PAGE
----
My Experience with DNA
I tested my DNA with Ancestry.com DNA back in 2013. My expectations were high. I presumed the results would tell me more about my ancestors origins and put me in touch with cousins also interested in family research. But, for me, the DNA test results have been somewhat interesting, but not particularly useful.
My Ancestry.com DNA ethnicity results originally indicated my DNA is about 86% British Isles. This was a bit disappointing since about half my immigrant ancestors came from Germany. But, that’s how DNA works. Over the years Ancestry has modified their ethnicity calculator and I am now a combined 95% “England, Wales and Northwestern Europe” and “Ireland & Scotland.” This is more satisfying to me since “Northwestern Europe” per Ancestry’s definition includes Germany, France and Switzerland. Plus, I now have a 2% “Germanic Europe.”
I also transferred my Ancestry raw DNA file to GEDmatch and Family Tree DNA (FTDNA no longer offers this option) and it was interesting to see the different results versus Ancestry. At FTDNA I was 58% “Western and Central European” and 12% “British Isles.” Now I am 64% “Western and Central European” and 33% “British Isles” at FTDNA. Again, the updated report is closer to my known ancestry. Gedmatch reporting indicates a combined 60% for “North Sea” and “Atlantic,” which is roughly British Isles and western Europe. The tiny trace amounts of American Indian and Oceanic reported by GEDmatch are interesting, but probably meaningless.
Why the difference between the three companies? You need to read each company’s white papers to learn how they collect and use regional DNA data, and self reporting of genealogy by the participants, to develop their comparison profiles to determine geographic heritage for testers. Bottom line, differences between testing companies exist and that is why DNA testing to determine ancestral geographic origins should be viewed skeptically and backed up with a document trail.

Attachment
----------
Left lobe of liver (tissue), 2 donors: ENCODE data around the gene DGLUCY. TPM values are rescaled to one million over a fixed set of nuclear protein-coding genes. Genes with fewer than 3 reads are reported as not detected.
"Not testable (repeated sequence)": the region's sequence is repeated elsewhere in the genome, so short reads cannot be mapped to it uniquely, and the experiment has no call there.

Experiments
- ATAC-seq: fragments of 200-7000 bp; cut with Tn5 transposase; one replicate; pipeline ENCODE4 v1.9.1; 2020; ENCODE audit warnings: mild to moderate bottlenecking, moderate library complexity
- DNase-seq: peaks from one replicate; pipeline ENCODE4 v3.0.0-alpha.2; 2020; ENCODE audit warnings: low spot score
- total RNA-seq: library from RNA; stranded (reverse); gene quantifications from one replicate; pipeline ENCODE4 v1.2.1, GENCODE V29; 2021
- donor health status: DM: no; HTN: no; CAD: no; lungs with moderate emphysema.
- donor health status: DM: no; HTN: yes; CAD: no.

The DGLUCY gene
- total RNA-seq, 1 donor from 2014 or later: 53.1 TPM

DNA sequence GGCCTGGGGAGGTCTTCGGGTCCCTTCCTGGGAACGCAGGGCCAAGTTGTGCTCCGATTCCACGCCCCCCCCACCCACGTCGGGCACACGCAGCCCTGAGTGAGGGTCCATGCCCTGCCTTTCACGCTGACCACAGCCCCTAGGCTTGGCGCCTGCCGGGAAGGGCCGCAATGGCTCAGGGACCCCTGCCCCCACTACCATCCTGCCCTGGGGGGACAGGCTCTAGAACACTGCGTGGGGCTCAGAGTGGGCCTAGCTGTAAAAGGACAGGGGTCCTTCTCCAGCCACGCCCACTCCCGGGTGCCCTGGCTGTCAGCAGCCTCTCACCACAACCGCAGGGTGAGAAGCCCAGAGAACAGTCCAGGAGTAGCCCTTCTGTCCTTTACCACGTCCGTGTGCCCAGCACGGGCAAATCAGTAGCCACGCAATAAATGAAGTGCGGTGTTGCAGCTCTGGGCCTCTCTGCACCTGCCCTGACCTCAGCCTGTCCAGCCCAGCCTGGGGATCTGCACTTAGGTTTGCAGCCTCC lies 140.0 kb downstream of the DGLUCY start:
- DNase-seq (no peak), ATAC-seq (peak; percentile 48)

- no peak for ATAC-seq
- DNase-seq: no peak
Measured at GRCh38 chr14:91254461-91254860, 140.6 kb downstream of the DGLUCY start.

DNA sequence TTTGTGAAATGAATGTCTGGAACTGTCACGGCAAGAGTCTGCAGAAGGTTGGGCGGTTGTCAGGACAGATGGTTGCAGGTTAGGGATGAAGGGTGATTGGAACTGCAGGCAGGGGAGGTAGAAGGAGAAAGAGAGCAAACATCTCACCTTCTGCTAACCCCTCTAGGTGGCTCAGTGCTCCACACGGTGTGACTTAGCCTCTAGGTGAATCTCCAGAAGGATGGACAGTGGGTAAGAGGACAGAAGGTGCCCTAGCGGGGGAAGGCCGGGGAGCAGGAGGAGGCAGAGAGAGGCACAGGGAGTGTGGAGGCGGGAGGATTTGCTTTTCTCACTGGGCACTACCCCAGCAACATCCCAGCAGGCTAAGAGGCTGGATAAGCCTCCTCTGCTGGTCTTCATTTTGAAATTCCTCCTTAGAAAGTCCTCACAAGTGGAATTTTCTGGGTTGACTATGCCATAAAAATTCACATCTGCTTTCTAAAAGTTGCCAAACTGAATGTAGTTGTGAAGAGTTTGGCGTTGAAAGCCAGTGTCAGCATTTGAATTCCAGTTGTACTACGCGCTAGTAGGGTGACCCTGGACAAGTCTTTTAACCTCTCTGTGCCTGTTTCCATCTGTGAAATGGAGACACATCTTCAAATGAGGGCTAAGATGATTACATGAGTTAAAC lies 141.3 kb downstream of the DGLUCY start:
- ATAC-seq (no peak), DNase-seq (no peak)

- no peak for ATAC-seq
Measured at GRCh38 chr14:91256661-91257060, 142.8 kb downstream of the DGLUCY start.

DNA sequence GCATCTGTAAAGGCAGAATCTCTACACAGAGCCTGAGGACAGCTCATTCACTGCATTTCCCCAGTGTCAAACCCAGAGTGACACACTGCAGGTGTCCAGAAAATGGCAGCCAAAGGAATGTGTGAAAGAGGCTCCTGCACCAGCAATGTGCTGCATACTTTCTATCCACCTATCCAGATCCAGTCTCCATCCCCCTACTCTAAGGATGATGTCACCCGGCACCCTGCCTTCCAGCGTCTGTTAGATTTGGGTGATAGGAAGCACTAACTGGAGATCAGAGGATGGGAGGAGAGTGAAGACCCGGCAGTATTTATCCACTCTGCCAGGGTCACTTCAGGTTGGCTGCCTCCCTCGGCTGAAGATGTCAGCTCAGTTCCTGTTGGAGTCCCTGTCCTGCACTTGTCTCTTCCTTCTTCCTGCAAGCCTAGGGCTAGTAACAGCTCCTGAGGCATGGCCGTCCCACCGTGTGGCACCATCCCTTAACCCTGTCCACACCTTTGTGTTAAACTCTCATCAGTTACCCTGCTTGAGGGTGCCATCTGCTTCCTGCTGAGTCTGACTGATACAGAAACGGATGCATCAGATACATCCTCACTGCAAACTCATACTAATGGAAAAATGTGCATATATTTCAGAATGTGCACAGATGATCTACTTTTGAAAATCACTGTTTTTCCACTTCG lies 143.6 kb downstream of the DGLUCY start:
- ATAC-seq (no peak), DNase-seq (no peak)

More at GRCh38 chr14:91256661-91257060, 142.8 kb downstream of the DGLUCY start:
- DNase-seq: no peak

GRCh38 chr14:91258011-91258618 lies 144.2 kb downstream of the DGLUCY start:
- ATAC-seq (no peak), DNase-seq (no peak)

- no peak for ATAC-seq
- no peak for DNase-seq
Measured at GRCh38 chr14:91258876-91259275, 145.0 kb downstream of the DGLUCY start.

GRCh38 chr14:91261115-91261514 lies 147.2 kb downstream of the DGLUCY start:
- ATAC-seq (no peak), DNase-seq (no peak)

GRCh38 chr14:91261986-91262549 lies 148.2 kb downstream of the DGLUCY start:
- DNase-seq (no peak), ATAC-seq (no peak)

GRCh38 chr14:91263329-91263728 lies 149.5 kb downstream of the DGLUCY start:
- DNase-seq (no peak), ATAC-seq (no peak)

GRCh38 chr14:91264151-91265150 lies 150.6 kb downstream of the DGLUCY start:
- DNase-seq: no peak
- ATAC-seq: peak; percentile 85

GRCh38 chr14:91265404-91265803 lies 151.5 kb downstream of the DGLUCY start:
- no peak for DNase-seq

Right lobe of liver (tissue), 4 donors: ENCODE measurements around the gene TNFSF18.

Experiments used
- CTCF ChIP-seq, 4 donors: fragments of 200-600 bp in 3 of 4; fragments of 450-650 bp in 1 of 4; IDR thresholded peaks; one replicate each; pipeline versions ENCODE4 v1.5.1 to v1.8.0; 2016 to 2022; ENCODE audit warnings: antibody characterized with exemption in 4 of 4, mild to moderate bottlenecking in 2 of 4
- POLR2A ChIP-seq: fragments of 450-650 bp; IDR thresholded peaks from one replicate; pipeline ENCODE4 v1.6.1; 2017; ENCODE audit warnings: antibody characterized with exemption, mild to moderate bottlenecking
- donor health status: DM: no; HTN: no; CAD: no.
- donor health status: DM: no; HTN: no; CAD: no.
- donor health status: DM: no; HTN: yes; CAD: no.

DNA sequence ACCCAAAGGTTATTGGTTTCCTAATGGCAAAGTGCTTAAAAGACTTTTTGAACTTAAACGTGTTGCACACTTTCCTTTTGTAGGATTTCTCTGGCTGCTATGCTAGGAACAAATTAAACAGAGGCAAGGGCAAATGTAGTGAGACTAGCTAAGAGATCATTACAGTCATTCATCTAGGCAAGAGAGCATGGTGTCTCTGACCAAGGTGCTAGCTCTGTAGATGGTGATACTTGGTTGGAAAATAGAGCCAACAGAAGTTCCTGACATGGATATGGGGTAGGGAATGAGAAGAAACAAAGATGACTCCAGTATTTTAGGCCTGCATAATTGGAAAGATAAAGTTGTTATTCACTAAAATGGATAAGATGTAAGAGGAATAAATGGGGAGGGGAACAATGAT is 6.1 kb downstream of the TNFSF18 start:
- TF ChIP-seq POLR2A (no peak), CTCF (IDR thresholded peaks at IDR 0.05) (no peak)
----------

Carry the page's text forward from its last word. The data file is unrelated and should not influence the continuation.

I continue to read articles about using DNA for genealogy and I regularly check for new matches. You never know when a match may help break down a brick wall or lead to some new discovery about an ancestor. But, it seems a good deal depends on the quality of research performed by those I match. I currently have over 58,000 matches on Ancestry.com, 1700+ are considered “close,” that’s 4th cousin, or closer. It’s overwhelming to try and look at this many matches, so I focus on those with the most shared DNA (centiMorgans) and that have linked trees of more than 50 ancestors.
Ancestry has a new DNA comparison feature called “ThruLines” that I hope will help me break down my brick walls, I’ll blog if does. But, again, a lot depends on the research performed by other participants. If you tested with Ancestry, please link your tree and keep adding to it regularly! In the meantime, if I am one of your matches, I am happy to help break down your brick walls.
Born Takeo Furukawa on 15 March 1883 in Tottori-Ken, Tokyo, Japan, little is documented of his early childhood. Family oral history stories say that the young Takeo experienced hunger, poverty and the loss of his family. Additionally, the stories tell of friendship, spiritual learning and scholarship.
My great grandfather, David Louis Osborne, lived at over 20 addresses around Indianapolis between 1876 and 1942. I thought it would be interesting to see all the old buildings and homes where he lived in my hometown of Indianapolis.